Why does sudo fail with strace?

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Problem :

I can run this command without issue.

/tmp $ sudo echo "hello world"
hello world

However, this command fails:

/tmp $ strace -o /tmp/out.log sudo echo "hello world"
sudo: effective uid is not 0, is /usr/bin/sudo on a file system with the 'nosuid' option set or an NFS file system without root privileges?

The origin of this error message is supposedly based on the file system configuration.

The question boils down to, how does strace influence sudo such that some nosuid file system becomes relevant?

The current working directory is /tmp.

/tmp $ df .
Filesystem     1K-blocks     Used Available Use% Mounted on
/dev/tmpn1p1 101584140 60379868  41187888  60% /
/tmp $ mount | grep tmpn1p1
/dev/tmpn1p1 on / type ext4 (rw,relatime,discard,data=ordered)

Solution :

sudo must be run as root, and it uses the Set UID bit to achieve this (the ---s------, or the 0o4000 in octal, shown below). With the bit set, the program is always executed as if the owning user had run it, instead of the currently logged in user.

$ ls -l /usr/bin/sudo
-rwsr-xr-x 1 root root 149080 Jan 31  2020 /usr/bin/sudo
$ stat -c '%a' /usr/bin/sudo
4755

As you’re running sudo via strace, you’ll probably find that strace will call a variant of exec(), and won’t respect the Set UID bit, and thus sudo isn’t running as root:

$ strace -e execve sudo echo "hello world"
execve("/usr/bin/sudo", ["sudo", "echo", "hello world"], 0x7fffc171e2e0 /* 36 vars */) = 0
sudo: effective uid is not 0, is /usr/bin/sudo on a file system with the 'nosuid' option set or an NFS file system without root privileges?
+++ exited with 1 +++

Inverting the order of strace and sudo will do what you want though, so long as you’re not trying to inspect the operation of sudo itself:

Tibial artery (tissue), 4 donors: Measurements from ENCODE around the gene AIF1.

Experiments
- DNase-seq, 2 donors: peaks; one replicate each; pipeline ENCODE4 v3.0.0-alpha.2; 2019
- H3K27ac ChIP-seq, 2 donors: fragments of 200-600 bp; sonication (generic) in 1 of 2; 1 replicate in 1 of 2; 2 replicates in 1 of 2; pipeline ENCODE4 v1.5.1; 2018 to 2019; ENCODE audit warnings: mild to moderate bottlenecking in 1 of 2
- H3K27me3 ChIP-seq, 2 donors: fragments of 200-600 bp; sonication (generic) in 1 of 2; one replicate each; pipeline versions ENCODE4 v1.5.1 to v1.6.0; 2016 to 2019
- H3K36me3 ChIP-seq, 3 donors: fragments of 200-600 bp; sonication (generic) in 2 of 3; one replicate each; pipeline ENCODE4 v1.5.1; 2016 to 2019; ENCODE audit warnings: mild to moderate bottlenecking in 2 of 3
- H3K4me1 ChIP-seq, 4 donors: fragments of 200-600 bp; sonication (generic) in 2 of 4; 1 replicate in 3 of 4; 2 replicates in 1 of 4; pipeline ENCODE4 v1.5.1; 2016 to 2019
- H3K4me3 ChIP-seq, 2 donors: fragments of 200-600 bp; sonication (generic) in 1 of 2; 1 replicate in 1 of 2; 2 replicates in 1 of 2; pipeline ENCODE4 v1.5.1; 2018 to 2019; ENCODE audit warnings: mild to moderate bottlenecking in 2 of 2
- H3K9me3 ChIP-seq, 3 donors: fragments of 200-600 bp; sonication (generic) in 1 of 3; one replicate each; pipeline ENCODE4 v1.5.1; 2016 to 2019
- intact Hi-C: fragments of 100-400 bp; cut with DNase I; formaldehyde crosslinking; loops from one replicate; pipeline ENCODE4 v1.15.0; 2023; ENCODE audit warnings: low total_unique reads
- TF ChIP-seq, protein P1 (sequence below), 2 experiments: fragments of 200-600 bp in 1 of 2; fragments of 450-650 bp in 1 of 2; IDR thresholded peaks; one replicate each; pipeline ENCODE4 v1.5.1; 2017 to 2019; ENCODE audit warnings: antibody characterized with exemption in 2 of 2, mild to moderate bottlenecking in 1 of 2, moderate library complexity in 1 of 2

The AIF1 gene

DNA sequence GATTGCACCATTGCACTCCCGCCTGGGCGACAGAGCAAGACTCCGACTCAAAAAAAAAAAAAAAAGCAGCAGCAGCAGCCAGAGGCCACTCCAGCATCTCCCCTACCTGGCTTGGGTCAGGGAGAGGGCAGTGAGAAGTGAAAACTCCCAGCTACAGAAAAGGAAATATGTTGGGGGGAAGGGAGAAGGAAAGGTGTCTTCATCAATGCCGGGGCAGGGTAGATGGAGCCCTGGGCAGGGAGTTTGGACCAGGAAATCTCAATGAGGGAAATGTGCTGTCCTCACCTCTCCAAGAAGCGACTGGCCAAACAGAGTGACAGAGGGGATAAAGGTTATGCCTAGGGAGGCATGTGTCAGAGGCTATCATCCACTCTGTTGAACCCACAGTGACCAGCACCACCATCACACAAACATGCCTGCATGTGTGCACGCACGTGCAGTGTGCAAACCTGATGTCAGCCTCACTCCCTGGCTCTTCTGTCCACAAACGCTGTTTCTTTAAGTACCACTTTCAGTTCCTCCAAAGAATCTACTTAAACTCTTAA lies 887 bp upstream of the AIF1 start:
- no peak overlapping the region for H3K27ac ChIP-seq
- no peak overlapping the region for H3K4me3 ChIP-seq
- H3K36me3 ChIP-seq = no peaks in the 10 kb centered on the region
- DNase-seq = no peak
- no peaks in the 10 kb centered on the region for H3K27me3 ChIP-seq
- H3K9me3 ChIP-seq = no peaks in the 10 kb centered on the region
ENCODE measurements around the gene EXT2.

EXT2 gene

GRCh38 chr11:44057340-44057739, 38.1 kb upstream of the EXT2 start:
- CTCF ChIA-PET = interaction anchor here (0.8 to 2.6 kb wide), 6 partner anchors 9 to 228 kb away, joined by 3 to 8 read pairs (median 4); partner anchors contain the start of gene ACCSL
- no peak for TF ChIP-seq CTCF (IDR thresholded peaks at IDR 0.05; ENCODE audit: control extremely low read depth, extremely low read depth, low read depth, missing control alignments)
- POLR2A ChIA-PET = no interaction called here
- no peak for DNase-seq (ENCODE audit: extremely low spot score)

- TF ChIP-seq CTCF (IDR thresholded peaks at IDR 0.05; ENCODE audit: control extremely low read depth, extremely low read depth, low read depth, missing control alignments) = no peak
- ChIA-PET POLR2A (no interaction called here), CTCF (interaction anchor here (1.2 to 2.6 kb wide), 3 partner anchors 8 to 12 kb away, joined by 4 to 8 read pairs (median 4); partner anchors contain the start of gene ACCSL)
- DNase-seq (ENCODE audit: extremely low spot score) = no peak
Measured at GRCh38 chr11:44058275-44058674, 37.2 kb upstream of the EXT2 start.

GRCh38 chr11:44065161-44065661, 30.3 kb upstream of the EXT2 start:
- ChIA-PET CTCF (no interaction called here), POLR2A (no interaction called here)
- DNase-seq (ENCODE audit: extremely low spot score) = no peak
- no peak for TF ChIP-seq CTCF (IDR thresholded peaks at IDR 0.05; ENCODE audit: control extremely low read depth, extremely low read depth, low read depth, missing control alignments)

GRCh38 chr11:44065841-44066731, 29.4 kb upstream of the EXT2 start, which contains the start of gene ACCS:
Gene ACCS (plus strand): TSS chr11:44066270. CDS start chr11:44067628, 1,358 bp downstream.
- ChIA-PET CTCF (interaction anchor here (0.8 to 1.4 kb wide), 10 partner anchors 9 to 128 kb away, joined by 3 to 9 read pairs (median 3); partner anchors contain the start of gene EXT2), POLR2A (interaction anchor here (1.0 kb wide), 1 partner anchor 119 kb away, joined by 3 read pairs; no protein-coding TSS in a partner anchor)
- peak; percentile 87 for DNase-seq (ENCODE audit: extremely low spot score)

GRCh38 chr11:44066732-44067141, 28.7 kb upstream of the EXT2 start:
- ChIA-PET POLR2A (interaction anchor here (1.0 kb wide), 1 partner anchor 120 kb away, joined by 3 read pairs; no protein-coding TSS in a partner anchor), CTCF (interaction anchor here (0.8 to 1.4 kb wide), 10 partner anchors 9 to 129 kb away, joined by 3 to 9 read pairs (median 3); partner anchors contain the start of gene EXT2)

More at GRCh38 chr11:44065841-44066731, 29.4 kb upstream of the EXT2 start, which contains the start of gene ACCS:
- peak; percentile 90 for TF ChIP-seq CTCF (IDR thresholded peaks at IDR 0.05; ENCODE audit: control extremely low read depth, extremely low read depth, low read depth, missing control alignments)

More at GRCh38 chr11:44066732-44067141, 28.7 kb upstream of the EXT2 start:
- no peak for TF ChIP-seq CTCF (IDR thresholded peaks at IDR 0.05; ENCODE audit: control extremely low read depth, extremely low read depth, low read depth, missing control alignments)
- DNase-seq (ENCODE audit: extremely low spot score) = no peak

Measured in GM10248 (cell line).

$ sudo strace -e execve echo "hello world"
[sudo] password for attie:
execve("/bin/echo", ["echo", "hello world"], 0x7ffc300dbb28 /* 17 vars */) = 0
hello world
+++ exited with 0 +++

The root issue here is that strace will attach to the process (much like a debugger) using ptrace(), and in this state, it is not possible to obey the Set UID bit without presenting a security issue.

The same thing happens when running under gdb:

$ gdb sudo -ex 'run echo "hello world"' -ex quit
GNU gdb (Ubuntu 8.1-0ubuntu3.2) 8.1.0.20180409-git
Copyright (C) 2018 Free Software Foundation, Inc.
License GPLv3+: GNU GPL version 3 or later <http://gnu.org/licenses/gpl.html>
This is free software: you are free to change and redistribute it.
There is NO WARRANTY, to the extent permitted by law.  Type "show copying"
and "show warranty" for details.
This GDB was configured as "x86_64-linux-gnu".
Type "show configuration" for configuration details.
For bug reporting instructions, please see:
<http://www.gnu.org/software/gdb/bugs/>.
Find the GDB manual and other documentation resources online at:
<http://www.gnu.org/software/gdb/documentation/>.
For help, type "help".
Type "apropos word" to search for commands related to "word"...
Reading symbols from sudo...(no debugging symbols found)...done.
Starting program: /usr/bin/sudo echo "hello world"
[Thread debugging using libthread_db enabled]
Using host libthread_db library "/lib/x86_64-linux-gnu/libthread_db.so.1".
sudo: effective uid is not 0, is /usr/bin/sudo on a file system with the 'nosuid' option set or an NFS file system without root privileges?
[Inferior 1 (process 27480) exited with code 01]

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